Re: Goo prophylaxis:consensus

Lee Daniel Crocker (
Wed, 3 Sep 1997 12:40:36 -0700 (PDT)

> 4. In the absence of ethical motives, the benefits would outweigh the
> costs for a nanotech power that chose to eliminate the competition or
> prevent it from arising, provided it had the ability to do so.

I have stayed out of this discussion until now because it is not
really my field of interest, but I think an important underlying
assumption in a lot of the discussion here is being missed. Robin
Hanson tried to get the point across at Extro 3--the assumption
that nanotech devices will be owned/controlled/created by
individual willful agents is far from given. People--even nano-
enhanced people--don't invent things; economies invent things, and
economies control them.

Compared to the kinds of self-replicating intelligent nanobeasts
we are discussing here, the computer on my desktop is very simple.
I've been working with PCs for 17 years; I've programmed individual
logic gates and soldered cables on the low-abstraction end of things;
I've normalized databases and connected CORBA objects on the high end;
and I've programmed in over a dozen languages in between. But I have
to admit that I really don't completely understand the machine I'm
typing this on, and I don't think anyone on the planet does either.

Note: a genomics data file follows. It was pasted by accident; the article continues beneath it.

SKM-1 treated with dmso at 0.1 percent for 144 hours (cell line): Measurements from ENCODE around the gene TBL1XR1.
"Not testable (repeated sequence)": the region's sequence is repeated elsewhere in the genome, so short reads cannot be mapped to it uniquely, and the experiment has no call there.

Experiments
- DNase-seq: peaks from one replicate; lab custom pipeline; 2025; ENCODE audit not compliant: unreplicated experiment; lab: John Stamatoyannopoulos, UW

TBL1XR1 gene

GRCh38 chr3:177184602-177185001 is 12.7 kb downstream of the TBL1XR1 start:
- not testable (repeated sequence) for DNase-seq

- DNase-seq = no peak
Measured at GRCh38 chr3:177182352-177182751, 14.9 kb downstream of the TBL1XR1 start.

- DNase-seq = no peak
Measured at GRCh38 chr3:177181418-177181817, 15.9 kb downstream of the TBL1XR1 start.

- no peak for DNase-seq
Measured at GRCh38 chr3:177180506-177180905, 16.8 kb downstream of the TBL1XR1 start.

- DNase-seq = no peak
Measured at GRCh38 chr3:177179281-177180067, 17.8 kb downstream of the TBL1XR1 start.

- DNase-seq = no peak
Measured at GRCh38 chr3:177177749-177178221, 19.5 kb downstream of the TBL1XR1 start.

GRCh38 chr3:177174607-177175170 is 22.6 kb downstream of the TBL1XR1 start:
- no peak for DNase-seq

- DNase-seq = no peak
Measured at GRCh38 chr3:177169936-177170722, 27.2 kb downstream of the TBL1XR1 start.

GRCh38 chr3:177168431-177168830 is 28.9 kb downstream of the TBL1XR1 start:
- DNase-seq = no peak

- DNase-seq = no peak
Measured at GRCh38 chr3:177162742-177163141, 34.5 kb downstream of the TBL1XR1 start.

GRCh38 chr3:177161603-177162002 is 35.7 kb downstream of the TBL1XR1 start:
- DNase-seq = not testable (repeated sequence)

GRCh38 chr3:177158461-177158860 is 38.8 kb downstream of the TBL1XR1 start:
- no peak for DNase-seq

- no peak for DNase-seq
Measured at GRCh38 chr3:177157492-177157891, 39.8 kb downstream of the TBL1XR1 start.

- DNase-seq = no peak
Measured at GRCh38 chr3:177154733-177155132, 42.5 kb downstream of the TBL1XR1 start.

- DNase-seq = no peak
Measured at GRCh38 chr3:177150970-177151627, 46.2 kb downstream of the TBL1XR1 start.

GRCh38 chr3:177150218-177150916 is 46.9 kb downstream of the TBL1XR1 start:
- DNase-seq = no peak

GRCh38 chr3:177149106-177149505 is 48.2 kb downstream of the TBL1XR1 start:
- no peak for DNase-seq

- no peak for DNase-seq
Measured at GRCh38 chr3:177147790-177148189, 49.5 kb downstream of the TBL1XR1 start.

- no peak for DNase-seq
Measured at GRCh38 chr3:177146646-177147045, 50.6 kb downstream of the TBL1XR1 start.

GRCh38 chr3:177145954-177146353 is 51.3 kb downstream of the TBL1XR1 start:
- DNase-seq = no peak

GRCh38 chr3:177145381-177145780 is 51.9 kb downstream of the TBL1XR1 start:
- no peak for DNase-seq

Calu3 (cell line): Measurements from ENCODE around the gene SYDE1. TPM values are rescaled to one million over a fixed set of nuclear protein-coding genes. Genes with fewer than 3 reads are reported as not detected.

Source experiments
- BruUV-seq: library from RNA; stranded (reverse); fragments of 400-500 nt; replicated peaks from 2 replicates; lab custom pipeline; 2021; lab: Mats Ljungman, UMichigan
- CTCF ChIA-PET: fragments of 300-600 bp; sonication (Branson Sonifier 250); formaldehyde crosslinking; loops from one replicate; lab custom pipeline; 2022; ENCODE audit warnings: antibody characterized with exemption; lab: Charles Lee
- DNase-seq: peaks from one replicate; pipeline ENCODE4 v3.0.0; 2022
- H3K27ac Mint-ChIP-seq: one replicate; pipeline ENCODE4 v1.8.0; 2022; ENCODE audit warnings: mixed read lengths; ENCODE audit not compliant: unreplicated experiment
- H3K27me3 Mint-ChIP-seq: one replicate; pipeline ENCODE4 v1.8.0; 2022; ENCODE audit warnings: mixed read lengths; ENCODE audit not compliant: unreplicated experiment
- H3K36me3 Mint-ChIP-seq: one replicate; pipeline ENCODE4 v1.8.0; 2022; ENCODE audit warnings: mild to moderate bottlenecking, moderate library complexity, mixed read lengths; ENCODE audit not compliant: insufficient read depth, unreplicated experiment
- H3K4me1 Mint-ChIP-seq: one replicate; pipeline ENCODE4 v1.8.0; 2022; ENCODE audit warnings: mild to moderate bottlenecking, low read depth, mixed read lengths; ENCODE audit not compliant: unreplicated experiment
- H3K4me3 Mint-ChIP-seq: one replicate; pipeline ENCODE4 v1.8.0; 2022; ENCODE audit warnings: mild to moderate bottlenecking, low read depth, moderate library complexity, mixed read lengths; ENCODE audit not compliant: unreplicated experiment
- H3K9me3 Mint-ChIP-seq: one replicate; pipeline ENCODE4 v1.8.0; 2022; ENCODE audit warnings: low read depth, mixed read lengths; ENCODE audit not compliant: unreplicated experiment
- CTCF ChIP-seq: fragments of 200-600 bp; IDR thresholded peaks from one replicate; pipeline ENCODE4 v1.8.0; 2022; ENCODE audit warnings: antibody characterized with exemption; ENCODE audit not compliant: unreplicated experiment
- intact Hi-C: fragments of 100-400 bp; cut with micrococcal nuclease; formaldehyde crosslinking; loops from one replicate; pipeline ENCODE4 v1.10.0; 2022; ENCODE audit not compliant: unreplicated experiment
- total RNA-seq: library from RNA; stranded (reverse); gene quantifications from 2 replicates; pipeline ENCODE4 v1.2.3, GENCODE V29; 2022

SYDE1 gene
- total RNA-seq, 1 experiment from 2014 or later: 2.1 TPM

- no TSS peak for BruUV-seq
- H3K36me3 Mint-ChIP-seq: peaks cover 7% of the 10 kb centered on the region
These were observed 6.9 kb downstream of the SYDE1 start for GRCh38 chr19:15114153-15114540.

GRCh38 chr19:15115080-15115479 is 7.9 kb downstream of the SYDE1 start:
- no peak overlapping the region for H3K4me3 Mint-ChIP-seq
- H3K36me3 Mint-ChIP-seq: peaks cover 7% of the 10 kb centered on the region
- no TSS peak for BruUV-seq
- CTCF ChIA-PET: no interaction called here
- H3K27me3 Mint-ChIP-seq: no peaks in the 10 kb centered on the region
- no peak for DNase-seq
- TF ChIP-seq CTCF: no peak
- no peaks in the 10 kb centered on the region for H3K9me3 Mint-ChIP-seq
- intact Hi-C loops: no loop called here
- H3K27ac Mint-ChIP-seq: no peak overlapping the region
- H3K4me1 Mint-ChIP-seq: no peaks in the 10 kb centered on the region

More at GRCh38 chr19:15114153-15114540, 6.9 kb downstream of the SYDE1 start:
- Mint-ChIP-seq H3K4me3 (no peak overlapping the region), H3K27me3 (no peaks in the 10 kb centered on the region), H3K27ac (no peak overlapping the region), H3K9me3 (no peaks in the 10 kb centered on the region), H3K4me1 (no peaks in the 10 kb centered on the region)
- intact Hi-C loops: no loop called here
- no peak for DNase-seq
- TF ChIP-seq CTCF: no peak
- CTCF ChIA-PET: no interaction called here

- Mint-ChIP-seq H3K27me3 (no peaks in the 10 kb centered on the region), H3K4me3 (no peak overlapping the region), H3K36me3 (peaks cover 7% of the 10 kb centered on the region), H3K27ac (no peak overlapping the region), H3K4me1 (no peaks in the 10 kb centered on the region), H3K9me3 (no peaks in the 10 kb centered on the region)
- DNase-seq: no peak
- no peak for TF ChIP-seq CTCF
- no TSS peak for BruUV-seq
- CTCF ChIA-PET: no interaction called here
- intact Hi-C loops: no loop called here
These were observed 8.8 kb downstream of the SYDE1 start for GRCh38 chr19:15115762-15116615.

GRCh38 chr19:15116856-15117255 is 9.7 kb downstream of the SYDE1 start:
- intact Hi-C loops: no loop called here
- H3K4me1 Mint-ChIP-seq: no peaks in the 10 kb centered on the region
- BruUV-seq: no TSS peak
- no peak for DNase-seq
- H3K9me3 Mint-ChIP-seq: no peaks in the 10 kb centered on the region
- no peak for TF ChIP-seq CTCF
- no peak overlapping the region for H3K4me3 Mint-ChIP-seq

I couldn't even begin to count how many different programmers' code
is invoked between the physical act of my pressing the "A" key on my
keyboard, and spots of ink in the shape of that "A" appearing on
paper out of my printer.

My ordinary desktop computer is already an emergent effect of dozens
of hardware and software designers working on ambiguous specs,
unexpected interaction, unanticipated inputs, unreliable devices.
I feel like I control it more than I would, say, a child; but that's
just a conceit. To suppose that any one man/government/other agent
would control the first nanotech devices is assuming too much.

Lee Daniel Crocker <> <>
"All inventions or works of authorship original to me, herein and past,
are placed irrevocably in the public domain, and may be used or modified
for any purpose, without permission, attribution, or notification."--LDC